Fruits of experimentation
On some level I still continue to approach life as an experiment. Maybe this is why it was relatively easy for me to make some quite unconventional choices in my life and turn them into uniquely positive and satisfying experiences. Along the process, I developed talents I never knew I had and pursued a career I had never originally considered for myself, yet it all flowed naturally from my larger goals and aspirations. I learnt to try and readily put myself into unfamiliar and potentially intimidating situations and thus to grow and develop into a more balanced person.
More recently, I believe this approach allowed me to again open my atheist mind to religion. I re-discovered the value of religion at a more mature and expansive level. More specifically, I felt free to choose Mormonism – not because I believe it to be the only “true” church, but for a variety of other reasons such as the fascination with the lifestyle and theological ideas, the spiritual framework to wrestle with existential themes, and the positive results it brought to my life. I felt free to try Mormonism until I felt ready to commit myself to it – for I do believe in commitment.
I’m still experimenting in many ways, although many of my experiments are merely thought experiments that never see the light of day. I’m still continuing to find my place in life, in the human community, in church, in family relationships, in professional, academic, and leisurely settings. I’m still discovering and developing my needs, talents, and beliefs, and I’m still experimenting with arranging my life according to any humble insights I might have.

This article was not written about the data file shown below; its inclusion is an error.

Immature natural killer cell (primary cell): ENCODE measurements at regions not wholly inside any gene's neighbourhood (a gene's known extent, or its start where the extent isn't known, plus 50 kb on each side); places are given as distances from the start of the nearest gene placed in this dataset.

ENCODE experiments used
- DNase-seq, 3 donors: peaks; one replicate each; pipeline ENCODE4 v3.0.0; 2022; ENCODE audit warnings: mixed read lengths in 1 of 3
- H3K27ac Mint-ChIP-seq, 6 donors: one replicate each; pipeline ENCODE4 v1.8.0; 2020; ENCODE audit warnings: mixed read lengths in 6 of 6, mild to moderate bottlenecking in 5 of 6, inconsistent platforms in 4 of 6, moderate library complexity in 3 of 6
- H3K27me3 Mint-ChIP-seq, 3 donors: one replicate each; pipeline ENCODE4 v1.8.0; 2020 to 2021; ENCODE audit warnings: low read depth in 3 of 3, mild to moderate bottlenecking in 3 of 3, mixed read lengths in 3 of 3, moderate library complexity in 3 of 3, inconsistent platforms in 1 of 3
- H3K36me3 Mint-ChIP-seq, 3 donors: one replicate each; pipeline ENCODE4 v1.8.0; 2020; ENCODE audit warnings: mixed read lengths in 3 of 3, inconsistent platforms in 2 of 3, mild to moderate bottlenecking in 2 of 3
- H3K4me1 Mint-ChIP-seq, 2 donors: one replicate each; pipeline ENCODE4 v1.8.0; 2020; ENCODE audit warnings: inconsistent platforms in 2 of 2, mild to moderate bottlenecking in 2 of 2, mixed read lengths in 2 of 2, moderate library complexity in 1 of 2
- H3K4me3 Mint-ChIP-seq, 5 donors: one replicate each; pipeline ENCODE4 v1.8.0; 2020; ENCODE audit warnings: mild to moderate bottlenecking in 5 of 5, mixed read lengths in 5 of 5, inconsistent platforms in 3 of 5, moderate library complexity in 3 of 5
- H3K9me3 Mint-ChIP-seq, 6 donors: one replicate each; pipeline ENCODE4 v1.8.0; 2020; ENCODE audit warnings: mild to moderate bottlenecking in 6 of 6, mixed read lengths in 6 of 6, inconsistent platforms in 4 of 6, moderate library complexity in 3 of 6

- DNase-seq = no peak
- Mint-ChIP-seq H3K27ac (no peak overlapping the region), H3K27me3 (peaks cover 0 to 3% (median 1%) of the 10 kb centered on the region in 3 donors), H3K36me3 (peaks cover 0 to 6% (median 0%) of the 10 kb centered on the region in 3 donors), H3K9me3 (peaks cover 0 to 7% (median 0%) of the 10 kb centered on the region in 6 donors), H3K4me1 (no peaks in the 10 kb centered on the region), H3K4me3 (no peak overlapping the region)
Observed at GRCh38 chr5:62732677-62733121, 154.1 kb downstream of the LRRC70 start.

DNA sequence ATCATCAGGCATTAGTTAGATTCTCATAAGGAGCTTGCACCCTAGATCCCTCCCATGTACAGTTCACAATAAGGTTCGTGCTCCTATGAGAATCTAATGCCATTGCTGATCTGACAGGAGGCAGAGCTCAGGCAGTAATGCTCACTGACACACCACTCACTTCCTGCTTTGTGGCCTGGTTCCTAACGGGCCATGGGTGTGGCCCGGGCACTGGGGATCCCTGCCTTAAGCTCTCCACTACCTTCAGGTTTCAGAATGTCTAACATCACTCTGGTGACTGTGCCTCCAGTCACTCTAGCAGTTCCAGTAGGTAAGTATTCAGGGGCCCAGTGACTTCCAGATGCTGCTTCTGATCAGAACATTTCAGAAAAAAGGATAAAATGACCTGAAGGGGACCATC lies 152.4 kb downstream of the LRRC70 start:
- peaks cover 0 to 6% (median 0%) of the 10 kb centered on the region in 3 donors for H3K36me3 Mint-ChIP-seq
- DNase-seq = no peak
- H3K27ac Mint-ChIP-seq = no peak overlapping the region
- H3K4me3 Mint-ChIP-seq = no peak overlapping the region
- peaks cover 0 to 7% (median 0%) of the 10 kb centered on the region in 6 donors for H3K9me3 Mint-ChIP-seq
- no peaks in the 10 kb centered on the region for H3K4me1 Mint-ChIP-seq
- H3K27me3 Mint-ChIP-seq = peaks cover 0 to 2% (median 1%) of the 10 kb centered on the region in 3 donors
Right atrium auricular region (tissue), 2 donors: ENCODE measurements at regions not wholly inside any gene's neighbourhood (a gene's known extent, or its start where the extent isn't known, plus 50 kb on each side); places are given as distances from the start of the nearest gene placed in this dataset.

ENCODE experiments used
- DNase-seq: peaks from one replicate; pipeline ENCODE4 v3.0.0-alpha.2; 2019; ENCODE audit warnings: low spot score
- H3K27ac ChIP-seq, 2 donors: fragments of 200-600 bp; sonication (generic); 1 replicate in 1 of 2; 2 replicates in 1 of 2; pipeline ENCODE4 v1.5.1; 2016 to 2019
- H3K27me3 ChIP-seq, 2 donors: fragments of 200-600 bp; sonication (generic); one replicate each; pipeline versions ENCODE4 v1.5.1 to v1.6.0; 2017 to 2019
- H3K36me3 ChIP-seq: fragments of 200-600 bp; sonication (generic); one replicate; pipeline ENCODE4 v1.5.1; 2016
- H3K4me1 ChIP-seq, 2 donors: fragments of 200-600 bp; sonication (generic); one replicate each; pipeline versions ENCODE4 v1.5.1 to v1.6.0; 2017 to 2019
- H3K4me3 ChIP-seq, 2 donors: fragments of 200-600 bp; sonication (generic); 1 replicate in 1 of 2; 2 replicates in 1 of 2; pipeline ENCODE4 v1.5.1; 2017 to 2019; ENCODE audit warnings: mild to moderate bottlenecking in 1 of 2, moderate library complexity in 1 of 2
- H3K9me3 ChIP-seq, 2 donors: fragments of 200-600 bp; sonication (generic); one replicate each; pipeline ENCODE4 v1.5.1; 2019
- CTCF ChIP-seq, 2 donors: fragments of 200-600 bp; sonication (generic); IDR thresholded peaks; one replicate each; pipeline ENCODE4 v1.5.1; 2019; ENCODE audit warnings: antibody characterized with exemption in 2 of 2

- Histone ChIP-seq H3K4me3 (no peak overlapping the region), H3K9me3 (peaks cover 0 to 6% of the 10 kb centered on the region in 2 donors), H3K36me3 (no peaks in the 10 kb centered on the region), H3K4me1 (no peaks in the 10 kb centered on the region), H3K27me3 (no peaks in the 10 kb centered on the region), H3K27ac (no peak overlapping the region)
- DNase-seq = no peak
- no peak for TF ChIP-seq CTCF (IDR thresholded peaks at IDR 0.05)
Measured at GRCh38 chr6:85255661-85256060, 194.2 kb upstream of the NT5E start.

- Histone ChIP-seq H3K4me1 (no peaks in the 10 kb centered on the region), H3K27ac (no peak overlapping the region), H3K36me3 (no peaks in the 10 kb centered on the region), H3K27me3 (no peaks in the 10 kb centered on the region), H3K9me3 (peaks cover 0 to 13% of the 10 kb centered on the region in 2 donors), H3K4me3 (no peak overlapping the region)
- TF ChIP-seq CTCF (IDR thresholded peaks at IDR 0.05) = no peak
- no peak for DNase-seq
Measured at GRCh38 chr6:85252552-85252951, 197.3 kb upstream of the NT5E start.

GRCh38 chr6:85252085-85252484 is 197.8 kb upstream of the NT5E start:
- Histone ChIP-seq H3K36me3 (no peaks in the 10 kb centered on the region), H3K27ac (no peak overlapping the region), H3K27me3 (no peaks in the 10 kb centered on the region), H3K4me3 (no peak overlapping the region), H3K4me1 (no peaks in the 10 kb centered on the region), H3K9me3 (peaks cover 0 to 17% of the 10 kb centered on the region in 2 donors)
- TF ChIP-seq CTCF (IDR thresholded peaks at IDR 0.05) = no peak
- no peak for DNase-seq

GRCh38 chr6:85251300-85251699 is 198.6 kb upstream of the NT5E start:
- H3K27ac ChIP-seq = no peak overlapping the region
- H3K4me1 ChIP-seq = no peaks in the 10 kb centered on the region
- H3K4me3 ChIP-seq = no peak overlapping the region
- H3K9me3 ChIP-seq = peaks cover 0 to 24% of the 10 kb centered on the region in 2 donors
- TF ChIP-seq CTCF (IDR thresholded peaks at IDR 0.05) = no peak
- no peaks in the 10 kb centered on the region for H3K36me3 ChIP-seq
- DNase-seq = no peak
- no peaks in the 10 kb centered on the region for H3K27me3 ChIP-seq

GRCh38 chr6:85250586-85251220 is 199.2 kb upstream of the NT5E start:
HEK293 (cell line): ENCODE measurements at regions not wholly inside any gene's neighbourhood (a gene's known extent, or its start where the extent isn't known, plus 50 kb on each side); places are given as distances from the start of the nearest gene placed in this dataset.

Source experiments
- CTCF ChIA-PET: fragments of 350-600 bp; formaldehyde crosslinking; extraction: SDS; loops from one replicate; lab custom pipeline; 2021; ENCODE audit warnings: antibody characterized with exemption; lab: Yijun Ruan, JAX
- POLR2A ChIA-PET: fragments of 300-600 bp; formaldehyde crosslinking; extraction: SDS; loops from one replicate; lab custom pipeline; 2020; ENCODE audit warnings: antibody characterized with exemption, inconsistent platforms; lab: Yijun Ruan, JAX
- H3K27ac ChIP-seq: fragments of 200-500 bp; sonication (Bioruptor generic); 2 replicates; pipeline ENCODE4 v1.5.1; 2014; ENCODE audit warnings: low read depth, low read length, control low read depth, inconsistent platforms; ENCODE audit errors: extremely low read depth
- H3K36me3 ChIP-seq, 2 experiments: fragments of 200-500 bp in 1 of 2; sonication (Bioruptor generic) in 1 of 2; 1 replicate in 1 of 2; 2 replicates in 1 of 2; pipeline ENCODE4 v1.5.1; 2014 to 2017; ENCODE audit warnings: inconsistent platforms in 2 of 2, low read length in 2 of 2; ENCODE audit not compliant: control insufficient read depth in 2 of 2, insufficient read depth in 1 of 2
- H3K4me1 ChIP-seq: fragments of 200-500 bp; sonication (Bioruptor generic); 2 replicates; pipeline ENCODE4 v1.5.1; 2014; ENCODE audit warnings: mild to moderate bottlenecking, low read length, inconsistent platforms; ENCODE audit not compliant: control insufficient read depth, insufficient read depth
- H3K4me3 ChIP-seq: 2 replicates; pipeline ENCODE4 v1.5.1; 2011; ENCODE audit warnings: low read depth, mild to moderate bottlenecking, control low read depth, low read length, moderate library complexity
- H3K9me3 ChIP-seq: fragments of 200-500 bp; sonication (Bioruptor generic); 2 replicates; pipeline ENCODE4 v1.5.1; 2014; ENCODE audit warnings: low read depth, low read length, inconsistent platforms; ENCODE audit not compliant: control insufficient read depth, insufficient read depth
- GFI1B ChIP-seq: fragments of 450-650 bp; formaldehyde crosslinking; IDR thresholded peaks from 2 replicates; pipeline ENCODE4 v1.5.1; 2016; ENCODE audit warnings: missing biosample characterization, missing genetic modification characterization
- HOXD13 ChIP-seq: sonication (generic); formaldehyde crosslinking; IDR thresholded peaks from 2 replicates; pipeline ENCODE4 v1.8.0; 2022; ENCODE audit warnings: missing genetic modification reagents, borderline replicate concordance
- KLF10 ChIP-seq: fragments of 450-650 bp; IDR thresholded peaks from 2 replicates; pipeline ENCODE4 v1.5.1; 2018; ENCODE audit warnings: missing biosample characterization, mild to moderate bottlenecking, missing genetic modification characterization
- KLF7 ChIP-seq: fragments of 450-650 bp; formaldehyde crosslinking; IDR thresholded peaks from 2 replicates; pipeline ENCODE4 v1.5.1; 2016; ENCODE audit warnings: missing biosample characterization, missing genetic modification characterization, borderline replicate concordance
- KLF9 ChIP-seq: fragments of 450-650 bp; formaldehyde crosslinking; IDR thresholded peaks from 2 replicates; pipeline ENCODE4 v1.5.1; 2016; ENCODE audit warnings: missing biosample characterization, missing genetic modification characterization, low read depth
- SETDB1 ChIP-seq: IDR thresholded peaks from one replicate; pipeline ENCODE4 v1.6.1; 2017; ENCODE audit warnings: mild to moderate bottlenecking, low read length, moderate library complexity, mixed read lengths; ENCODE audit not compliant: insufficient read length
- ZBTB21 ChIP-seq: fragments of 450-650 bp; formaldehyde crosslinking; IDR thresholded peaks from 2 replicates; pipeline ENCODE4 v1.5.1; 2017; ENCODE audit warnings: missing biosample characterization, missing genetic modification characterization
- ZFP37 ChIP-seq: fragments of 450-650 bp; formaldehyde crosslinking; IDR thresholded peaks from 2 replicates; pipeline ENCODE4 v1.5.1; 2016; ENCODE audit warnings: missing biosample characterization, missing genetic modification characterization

To members of the Church of Jesus Christ of Latter Day Saints, there is a familiar duality between obedience to church leaders on the one hand, and seeking personal revelation from God on the other hand. Some members seem to focus more on obedience, while others emphasize personal revelation and spiritual confirmation. In my opinion, the idea of personal revelation and developing a direct relationship with God clearly wins. It’s an experimenter’s approach of sorts. We think things through, seek spiritual confirmation, then make a few steps is the direction that feels right, and re-evaluate through introspection, intellectual analysis, and connecting with the divine, feeling free to leave the presumed safety of the pre-existing social expectations if we feel called to do so. It is not a smooth process, but one full of setbacks, road bumps, mistakes, small insights, and occasional leaps of growth or moments of clarity that make it all worthwhile.
I believe what ultimately matters the most in life is for us to live in such a way that on a deep and honest level we can truly be at peace with ourselves and with God. As long as our path brings us this sense of profound peace and we are secure in our relationship with God, the specific aspects of our individual lives can differ widely from one person to the next. In fact, at times the socially most accepted patterns might also be quite limiting, whereas if we tread a path of thoughtful experimentation (much emphasis being on thoughtful), we may travel a vastly different journey that we can truly claim, because it is uniquely ours.